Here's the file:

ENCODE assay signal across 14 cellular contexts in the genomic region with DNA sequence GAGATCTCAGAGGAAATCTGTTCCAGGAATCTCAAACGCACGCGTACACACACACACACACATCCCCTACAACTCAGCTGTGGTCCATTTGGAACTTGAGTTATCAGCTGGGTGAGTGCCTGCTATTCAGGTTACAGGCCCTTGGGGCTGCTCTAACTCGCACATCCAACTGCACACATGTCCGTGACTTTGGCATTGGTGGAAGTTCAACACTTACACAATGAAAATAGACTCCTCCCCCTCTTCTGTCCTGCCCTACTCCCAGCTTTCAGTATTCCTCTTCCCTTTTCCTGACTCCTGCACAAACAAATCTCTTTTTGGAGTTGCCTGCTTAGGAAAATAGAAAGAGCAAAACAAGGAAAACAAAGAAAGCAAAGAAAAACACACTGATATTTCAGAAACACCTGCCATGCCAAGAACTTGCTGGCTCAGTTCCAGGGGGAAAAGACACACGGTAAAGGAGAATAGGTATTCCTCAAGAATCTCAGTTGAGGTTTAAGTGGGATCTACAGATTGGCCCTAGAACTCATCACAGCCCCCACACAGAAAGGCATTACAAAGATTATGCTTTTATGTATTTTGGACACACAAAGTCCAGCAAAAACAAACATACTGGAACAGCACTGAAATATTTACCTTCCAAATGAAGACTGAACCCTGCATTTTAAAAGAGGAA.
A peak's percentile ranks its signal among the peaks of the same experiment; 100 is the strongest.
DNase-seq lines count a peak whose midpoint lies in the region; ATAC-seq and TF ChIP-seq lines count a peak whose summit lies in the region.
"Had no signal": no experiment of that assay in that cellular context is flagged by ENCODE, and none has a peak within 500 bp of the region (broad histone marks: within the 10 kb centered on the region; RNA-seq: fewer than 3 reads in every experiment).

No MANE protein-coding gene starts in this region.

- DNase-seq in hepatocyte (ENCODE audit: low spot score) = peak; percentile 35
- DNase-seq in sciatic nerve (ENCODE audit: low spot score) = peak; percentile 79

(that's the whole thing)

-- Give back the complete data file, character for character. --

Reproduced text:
ENCODE assay signal across 14 cellular contexts in the genomic region with DNA sequence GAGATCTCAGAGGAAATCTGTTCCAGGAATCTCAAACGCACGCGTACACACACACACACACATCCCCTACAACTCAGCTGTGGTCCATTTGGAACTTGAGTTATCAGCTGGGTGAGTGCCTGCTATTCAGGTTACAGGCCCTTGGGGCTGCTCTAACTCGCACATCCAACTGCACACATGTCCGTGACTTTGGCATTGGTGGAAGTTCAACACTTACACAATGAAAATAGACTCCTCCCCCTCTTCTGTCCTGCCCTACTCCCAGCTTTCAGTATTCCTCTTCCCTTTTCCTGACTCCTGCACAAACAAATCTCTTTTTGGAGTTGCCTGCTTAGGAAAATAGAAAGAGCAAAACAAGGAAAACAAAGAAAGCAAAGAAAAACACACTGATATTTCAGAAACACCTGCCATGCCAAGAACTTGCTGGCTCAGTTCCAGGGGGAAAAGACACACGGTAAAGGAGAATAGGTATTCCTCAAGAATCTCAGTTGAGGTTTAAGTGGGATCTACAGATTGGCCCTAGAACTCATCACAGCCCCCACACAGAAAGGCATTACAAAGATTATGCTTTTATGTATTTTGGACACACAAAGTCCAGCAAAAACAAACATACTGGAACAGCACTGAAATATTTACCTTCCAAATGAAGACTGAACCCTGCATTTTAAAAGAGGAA.
A peak's percentile ranks its signal among the peaks of the same experiment; 100 is the strongest.
DNase-seq lines count a peak whose midpoint lies in the region; ATAC-seq and TF ChIP-seq lines count a peak whose summit lies in the region.
"Had no signal": no experiment of that assay in that cellular context is flagged by ENCODE, and none has a peak within 500 bp of the region (broad histone marks: within the 10 kb centered on the region; RNA-seq: fewer than 3 reads in every experiment).

No MANE protein-coding gene starts in this region.

- DNase-seq in hepatocyte (ENCODE audit: low spot score) = peak; percentile 35
- DNase-seq in sciatic nerve (ENCODE audit: low spot score) = peak; percentile 79